New playmat closeup (expensive but gorgeous)
With this uplift in visual quality I decided that Sunday would be Asteroid-day. The game comes with flat carboard markers asteroids but creating actual 3D ones to float above the battlefield the same way the ships do has been on my todo list for a while.
There are a few options for doing this, mostly involve using foam of some sort, painting then mounting them. I did consider modelling and 3Dprinting some but that would be a longer process.
So armed with some packing foam I started testing. First if I could model up some roid looking shapes and then how painting might work. You can see here that the modelling was fine, but my paint test using enamel showed that the meltyness of the paint was just too much. Yes, you get a nice effect as it eats into the foam, but my foam must have been too light as it ate into it toooo much (or maybe if I was super patient and used lots of really fine coats).
roughing up an asteroid - knife was used, but fingers did most of the work
modelled a suite of roids from the foam trying to get some interesting shapes
asteroid field on stalks ready for some spray paint
So I popped out and grabbed some black spray paint that works on plastic, which did eat into it a tiny bit adding more randomness to the shapes - made for a good basecoat of black. The paint was just black rust-guard for metal which also bonds to plastic that I got from the hardware shop. I used Games Workshop modelling paint to touch up the bits that needed it which actually takes a while with this many asteroids on the go.
spray painting, this shot is after the black with a dusting of modelling white on top
painting in the orange using nice watery paint so it gets into the nooks and cranies
Then I tried a few colours before settling on adding orange. I made this pretty watered down and only in certain parts of each asteroid. Kind of makes it look like rust and just makes them less monochrome. Lastly drybrushing some white over each asteroid brings out their complexity, detail and shape. Lastly I added a little more white to ridges and particularly prominent bits of each.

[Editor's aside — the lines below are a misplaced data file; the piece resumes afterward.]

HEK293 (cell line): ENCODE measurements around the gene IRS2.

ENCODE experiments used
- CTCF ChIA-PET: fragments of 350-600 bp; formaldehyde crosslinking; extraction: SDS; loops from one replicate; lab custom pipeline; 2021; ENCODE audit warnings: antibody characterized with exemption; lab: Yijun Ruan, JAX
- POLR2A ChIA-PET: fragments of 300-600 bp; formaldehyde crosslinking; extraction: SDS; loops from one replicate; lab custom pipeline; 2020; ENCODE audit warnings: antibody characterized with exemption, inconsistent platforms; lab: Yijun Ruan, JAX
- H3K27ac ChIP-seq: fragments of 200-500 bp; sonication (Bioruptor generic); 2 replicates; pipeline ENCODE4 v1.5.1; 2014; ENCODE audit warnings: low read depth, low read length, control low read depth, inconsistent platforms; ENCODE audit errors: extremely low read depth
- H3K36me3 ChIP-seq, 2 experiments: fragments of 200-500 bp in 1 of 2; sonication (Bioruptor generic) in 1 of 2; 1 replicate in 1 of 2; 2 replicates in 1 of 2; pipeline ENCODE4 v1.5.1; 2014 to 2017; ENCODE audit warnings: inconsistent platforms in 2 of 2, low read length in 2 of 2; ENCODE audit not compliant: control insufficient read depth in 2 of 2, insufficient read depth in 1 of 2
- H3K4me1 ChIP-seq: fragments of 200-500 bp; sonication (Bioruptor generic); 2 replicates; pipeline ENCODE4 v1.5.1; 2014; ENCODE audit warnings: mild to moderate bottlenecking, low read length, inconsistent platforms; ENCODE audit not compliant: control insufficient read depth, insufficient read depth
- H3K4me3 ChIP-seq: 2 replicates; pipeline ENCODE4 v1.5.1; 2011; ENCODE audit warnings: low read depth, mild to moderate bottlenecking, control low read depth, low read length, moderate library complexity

The bases I wanted to be simple black stands which could just be placed on top of the 'official' asteroid markers. This means they could just be picket up whenever they got in the way and the game rules could play out using the carboard.
stand testing using bolts, washers and such
They needed to be heavy enough to stay upright with a big foam asteroid on top which is more about dealing with any breeze wafting over the board. I got some bolts and washers which I superglued onto a thin piece of card and to each other. I sprayed them with the same black and they were ready to go.
assembled, glued and spraypainted weighty stands for the asteroids
Assembly was just about sliding the larger asteroids onto a stand and then making holes for skewers to attach some of the smaller ones to them. I superglued them in place after they were all setup and hey-presto a whole suite of asteroids.
I am not sure how durable they will be with transporting etc, but they look super on day 1. Maybe they look a bit 'deadly' compared to how other people may want them to look - I think it may make us players think twice about getting too close.
Completed asteroids lined up on the new playmat
new asteroids sitting nicely on top of the cardboard playing pieces
closeup showing the rusty feel with the drybrushing over the top
Scary looking asteroids - all pilots beware
So it took me a full day to make these, basically season one of Star Wars Rebels which I had on during construction.